One thought here:  the Egyptians invented hieroglyphics in about 5000 BP.  If The Flood occurred much after that date, we'd have an Egyptian record of it.  In fact, there is an Egyptian record of what might have been a flood about 4860 BP.  We have to put The Flood somewhere and later than 5000 BP won't work.  So that leaves before.

Maybe you're not familiar with climate change in that part of the world.  After the Younger Dryas was the Climatic Optimum in which the Sahara was a grass-covered savana.  There were some gigantic lakes in what is now the Sahara.  About 6100 BP this began to change.  The Inter-Tropical Convergence Zone moved southward and the Sahara became hyper-arid.  The three floods, of which the 6080 BP flood was the first, could not have occurred much after 5500 BP.  That doesn't leave a lot of room to squeeze in a super-flood.

This was a world-wide climate shift.  It happened in North America and South America too.  Climate change is linked together world-wide.  The long-term averages change together.  

Under your system, The Flood could not have occurred at all, because there is no time it could have happened.

So how do you explain a flood happening after the invention of writing, yet nobody wrote about it?

Doug

Closer to 3100 BC. No we wouldn’t as the oldest attested text we have from Egypt is the Diary of Merer which dates to the time of Khufu circa 2550 BC.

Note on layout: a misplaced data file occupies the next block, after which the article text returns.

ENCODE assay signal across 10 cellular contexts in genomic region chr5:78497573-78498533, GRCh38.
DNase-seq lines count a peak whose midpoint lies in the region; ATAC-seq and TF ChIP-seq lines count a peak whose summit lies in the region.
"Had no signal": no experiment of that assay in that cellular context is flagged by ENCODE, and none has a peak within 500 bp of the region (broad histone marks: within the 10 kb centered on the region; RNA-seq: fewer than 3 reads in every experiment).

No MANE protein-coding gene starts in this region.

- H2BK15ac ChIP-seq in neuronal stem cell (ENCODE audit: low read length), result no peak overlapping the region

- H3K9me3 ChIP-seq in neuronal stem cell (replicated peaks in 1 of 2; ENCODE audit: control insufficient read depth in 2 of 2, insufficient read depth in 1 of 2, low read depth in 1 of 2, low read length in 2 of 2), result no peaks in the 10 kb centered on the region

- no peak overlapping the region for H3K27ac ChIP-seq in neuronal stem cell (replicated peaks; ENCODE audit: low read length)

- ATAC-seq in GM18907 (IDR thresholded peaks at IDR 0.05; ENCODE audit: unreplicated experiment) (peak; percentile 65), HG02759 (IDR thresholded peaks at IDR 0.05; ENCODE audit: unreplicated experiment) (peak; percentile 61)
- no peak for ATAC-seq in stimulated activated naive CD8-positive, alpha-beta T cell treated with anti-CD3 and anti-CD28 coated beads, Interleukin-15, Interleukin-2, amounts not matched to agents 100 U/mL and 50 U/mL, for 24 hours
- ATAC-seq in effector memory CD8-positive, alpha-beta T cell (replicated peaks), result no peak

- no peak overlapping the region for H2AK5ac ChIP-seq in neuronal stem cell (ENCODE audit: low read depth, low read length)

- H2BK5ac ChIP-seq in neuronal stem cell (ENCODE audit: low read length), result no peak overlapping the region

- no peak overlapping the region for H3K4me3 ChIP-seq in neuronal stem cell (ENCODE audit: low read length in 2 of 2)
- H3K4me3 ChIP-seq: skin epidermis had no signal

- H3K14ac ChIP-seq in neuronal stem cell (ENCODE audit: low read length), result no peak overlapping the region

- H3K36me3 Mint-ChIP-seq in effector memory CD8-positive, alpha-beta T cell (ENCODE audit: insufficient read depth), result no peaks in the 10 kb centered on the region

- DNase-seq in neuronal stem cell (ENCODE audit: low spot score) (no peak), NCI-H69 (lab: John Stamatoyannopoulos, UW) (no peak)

You’d be surprised by what I know. 
 

How do you know WHAT people wrote about as no actual written account exists in Egypt before the Diary of Merer? It’s considered almost a miracle that it even exists. 
 

ETA:  The Instructions of Shuruppak are amongst the oldest extant texts in Mesopotamia dating circa 2600 - 2500 BC. 
 

cormac

Edited by cormac mac airt
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19 minutes ago, cormac mac airt said:

Closer to 3100 BC. No we wouldn’t as the oldest attested text we have from Egypt is the Diary of Merer which dates to the time of Khufu circa 2550 BC. 

3100 BC = 5050 BP.

2550 BC = 4600 BP.

We've got a thousand years to squeeze in a megaflood.  By 3100 BC the two subsequent megafloods had happened and the Near East was drying out.  The Yellow Nile became a dry wadi about 4000 BP.

25 minutes ago, cormac mac airt said:

How do you know WHAT people wrote about as no actual written account exists in Egypt before the Diary of Merer? It’s considered almost a miracle that it even exists. 

Would they write about something when they couldn't write?  There's really not much difference between 2550 BC and 3000 BC.  450 years is quite a small error in geology.  Back about 6000 BP, most 14C dates have roughly a 150-year standard error.  The 6080 date's 40-year error was the result of taking many 14C readings.

32 minutes ago, cormac mac airt said:

ETA:  The Instructions of Shuruppak are amongst the oldest extant texts in Mesopotamia dating circa 2600 - 2500 BC.